A recent site visit by Philly YIMBY has revealed that construction work nears completion at a single-family house at 351 West Queen Lane in Germantown, Northwest Philadelphia. The structure replaces a vacant lot on the northwest side of the block between Priscilla and Morris streets, and spans 1,653 square feet. Permits list Habitat for Humanity Philadelphia as the contractor.
Permits specify a construction cost of $231,000, with $172,000 allocated toward general construction, $29,000 toward plumbing work, and $15,000 apiece for mechanical and electrical work.
YIMBY last reported on the development in October of last year, when permits were issued. Since that time, construction work has made significant progress, with the structure largely assembled and currently awaiting facade installation.
The building appears to be the first new addition to the block since the end of World War II, although the surrounding blocks have seen a notable volume of new construction in recent years. The majority of new buildings employ historicist designs that respect the form and materiality of the neighborhood’s prewar housing stock. But despite its array of well-preserved prewar built environment, it retains an ample supply of vacant lots, most of which once held buildings that have since been torn down. New development at such sites will help revive the area to match its dense, vibrant streetscapes of the past.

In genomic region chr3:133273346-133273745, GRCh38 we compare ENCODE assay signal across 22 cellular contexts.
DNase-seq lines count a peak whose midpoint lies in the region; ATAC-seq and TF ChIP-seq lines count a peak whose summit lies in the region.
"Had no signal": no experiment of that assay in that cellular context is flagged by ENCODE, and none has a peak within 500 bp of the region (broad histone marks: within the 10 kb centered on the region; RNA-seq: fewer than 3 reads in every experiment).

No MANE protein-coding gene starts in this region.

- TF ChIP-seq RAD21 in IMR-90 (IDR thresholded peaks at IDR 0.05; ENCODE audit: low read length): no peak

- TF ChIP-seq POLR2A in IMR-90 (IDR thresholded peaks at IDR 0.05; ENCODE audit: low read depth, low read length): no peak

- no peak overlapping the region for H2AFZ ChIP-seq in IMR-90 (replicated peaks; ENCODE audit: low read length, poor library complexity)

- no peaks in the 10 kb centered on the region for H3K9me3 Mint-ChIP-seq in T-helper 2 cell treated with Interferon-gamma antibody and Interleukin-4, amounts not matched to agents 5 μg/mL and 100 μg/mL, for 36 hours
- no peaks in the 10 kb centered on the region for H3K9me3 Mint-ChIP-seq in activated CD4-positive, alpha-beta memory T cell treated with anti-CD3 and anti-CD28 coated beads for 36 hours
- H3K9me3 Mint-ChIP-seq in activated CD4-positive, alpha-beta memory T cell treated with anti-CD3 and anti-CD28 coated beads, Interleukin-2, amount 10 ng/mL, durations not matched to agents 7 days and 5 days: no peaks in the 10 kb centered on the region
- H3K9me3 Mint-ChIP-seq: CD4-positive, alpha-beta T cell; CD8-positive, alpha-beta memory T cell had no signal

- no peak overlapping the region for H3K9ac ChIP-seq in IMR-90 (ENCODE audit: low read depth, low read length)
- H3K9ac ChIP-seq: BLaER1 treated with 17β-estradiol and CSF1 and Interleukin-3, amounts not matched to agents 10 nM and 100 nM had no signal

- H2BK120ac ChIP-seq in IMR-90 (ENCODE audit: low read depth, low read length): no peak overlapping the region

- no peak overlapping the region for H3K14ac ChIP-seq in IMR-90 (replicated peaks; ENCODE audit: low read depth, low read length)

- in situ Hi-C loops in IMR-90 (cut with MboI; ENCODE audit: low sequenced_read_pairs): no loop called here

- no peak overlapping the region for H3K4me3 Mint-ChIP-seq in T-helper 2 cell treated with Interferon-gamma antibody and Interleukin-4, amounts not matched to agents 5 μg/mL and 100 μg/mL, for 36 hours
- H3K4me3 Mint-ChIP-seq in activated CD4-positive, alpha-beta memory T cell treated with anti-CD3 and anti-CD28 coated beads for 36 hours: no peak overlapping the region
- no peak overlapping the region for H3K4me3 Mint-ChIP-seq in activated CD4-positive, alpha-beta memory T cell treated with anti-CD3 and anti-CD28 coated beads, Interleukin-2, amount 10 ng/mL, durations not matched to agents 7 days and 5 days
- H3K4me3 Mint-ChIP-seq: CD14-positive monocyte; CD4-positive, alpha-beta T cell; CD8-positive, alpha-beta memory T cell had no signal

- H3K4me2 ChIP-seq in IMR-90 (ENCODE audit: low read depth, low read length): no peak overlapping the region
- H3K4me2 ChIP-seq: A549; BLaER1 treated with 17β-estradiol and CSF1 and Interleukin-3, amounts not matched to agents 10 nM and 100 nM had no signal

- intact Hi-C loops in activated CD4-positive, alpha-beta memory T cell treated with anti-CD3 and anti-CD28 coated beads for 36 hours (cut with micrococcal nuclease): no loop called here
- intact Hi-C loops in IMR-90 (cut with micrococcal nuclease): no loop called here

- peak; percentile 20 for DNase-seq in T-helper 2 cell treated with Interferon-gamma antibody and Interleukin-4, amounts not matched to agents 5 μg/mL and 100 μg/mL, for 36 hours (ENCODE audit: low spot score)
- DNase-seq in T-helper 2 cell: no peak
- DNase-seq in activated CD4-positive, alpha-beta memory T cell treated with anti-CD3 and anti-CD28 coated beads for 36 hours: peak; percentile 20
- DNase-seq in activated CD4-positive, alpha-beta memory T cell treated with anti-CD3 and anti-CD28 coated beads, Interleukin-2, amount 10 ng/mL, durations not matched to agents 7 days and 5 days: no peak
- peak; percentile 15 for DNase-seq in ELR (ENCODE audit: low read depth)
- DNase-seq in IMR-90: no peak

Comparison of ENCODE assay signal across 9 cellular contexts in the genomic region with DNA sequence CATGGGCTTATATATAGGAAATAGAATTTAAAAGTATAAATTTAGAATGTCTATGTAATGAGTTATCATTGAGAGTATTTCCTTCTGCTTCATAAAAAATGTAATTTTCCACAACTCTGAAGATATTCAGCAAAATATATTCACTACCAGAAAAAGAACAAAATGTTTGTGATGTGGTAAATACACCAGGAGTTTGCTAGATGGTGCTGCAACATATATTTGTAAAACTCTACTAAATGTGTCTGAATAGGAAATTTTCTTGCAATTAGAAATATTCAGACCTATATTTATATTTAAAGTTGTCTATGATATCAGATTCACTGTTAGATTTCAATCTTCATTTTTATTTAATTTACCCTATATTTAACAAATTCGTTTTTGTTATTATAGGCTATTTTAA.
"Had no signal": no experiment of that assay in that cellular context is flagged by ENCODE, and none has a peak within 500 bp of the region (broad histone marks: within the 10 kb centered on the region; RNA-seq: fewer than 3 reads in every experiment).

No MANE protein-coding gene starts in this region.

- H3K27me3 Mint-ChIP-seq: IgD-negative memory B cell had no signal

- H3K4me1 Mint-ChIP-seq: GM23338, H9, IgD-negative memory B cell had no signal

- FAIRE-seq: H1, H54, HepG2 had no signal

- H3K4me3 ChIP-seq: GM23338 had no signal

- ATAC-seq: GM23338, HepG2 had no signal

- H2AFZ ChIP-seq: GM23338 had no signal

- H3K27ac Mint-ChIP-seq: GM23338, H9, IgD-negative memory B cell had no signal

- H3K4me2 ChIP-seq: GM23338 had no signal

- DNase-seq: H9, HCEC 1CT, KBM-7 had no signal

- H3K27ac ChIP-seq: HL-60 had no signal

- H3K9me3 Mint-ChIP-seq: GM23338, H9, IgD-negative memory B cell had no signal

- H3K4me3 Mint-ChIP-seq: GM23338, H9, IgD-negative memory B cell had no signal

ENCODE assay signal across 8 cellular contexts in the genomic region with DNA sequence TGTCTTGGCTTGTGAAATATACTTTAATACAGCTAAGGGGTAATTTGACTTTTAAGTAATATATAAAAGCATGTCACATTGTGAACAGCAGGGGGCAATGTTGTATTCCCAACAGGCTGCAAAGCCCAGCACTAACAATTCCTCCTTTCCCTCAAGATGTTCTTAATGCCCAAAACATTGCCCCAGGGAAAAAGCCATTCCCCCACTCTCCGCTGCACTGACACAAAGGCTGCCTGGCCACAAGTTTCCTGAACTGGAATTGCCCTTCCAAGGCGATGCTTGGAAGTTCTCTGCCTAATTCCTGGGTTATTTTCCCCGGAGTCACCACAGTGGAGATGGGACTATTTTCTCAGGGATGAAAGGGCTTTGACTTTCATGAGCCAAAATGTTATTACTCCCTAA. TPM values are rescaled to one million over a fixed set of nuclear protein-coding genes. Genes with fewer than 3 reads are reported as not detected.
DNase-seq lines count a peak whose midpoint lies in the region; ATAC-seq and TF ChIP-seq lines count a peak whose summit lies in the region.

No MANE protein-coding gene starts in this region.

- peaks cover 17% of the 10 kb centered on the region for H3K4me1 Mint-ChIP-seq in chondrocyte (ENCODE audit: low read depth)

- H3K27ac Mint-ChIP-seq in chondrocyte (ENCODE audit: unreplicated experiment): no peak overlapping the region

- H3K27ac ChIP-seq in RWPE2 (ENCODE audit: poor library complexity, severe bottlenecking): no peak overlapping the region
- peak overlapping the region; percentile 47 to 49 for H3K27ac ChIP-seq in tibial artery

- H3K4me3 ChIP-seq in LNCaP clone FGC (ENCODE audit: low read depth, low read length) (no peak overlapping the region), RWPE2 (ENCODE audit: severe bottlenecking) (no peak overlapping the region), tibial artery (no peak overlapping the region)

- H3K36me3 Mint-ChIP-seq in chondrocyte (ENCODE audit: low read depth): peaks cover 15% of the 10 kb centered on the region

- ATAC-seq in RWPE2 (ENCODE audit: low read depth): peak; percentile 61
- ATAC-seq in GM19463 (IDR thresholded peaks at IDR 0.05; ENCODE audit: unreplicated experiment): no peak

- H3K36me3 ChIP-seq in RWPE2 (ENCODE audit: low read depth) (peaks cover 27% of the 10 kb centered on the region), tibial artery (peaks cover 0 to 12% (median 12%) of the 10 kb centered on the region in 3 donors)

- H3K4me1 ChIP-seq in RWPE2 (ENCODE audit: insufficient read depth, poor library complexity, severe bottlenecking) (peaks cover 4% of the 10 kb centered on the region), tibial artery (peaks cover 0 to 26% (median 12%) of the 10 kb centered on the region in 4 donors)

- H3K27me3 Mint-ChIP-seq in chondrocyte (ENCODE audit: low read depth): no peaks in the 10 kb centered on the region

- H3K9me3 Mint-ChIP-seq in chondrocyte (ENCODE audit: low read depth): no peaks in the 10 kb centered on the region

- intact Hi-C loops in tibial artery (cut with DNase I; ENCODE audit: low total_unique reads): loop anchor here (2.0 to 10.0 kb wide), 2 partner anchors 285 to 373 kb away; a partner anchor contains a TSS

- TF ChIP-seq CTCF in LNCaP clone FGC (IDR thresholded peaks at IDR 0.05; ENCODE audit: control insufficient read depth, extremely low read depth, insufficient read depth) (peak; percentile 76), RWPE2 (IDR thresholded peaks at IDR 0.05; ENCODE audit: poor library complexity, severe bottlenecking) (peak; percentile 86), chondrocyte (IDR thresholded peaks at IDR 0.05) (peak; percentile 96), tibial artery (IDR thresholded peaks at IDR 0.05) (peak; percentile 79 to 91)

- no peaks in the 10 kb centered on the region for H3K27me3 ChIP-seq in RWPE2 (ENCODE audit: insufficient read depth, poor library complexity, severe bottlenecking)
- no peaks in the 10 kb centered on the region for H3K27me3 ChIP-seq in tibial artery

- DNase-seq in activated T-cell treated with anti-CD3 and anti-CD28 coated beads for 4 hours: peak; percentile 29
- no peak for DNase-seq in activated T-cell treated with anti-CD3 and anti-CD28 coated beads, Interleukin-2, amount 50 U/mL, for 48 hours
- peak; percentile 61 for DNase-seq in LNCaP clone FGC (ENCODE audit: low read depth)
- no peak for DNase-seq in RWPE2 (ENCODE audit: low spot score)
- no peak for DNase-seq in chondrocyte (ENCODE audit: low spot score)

Given its ample urban amenities, the district can handily accommodate an influx of new construction. The Queen Lane station of the SEPTA Regional Rail sits within an under-five-minute walk to the southwest of the proposal site. Five more regional rail stations are situated within a one-mile radius, as is commercial corridors at Germantown and West Chelten avenues, several schools and university campuses, and Blue Bell Park and Clifford Park.
Ample mass transit, attractive existing housing stock, a pedestrian-friendly streetscape, a diverse array of urban services, and plentiful development-ready sites are all key ingredients for any growing neighborhood, and the surrounding district has them all in spades. We expect to hear more development news from this neck of the woods.